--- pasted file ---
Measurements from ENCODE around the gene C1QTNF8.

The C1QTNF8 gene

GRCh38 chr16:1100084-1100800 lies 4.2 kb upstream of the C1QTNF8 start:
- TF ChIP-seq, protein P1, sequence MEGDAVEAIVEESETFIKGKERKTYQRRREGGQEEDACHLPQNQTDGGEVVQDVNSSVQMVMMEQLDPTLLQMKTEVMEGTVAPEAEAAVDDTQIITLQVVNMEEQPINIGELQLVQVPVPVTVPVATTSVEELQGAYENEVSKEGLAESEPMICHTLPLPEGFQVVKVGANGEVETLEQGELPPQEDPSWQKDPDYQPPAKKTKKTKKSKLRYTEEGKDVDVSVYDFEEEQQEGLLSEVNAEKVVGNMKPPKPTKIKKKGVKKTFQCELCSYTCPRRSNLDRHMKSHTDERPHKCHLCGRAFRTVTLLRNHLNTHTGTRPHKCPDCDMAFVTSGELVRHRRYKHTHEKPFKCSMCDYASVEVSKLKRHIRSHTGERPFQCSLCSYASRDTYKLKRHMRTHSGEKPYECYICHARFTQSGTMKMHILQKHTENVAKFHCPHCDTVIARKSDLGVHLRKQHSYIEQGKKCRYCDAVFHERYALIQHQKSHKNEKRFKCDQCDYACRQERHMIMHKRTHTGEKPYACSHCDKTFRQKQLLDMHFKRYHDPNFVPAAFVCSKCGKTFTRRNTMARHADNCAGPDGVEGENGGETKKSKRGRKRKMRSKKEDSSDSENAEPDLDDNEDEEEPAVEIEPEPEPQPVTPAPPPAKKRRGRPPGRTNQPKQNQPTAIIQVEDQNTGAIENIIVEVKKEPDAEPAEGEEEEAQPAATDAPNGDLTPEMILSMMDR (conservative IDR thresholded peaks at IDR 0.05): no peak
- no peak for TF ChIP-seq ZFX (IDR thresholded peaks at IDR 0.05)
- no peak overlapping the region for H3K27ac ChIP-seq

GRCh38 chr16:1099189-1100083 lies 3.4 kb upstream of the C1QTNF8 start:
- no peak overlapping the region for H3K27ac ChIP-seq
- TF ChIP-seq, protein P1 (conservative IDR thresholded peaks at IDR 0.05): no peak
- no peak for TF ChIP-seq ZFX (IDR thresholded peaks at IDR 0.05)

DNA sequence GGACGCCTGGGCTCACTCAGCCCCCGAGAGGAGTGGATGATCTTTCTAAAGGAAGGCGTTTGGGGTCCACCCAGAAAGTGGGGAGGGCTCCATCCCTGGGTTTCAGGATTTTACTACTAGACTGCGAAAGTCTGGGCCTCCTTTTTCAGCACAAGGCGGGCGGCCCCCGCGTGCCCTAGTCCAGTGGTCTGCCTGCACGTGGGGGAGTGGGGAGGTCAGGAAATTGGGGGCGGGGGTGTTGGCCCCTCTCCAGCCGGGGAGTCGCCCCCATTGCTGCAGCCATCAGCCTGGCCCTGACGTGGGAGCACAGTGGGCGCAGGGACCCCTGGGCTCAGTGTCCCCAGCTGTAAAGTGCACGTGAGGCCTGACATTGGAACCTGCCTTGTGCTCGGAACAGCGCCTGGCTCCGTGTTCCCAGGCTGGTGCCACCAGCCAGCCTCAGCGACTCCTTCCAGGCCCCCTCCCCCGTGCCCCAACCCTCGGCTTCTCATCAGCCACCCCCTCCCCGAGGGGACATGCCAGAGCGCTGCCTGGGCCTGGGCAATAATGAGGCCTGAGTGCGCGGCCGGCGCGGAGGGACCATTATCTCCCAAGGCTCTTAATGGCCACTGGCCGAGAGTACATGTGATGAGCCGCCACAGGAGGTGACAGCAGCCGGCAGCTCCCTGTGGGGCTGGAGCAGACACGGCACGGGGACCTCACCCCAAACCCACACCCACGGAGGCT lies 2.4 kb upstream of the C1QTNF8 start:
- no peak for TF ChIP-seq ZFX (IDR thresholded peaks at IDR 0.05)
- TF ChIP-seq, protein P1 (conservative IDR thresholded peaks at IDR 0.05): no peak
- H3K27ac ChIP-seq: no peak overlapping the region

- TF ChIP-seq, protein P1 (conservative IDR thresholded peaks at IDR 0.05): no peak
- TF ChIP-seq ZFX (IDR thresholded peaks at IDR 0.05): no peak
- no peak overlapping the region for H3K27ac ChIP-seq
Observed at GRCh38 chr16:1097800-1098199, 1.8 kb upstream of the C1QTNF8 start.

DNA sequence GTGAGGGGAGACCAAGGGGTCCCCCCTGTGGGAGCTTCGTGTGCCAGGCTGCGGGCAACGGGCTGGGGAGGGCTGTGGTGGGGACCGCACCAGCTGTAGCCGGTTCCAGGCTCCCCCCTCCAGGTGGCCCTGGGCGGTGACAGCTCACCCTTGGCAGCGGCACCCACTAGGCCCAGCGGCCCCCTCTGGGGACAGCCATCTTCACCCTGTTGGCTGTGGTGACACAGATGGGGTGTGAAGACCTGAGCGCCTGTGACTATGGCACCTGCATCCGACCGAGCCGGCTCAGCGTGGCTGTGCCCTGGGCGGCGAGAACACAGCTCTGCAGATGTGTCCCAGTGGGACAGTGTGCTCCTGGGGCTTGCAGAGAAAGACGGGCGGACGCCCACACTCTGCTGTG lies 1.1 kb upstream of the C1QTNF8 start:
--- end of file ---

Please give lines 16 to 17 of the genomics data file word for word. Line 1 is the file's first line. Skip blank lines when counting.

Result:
- TF ChIP-seq ZFX (IDR thresholded peaks at IDR 0.05): no peak
- no peak overlapping the region for H3K27ac ChIP-seq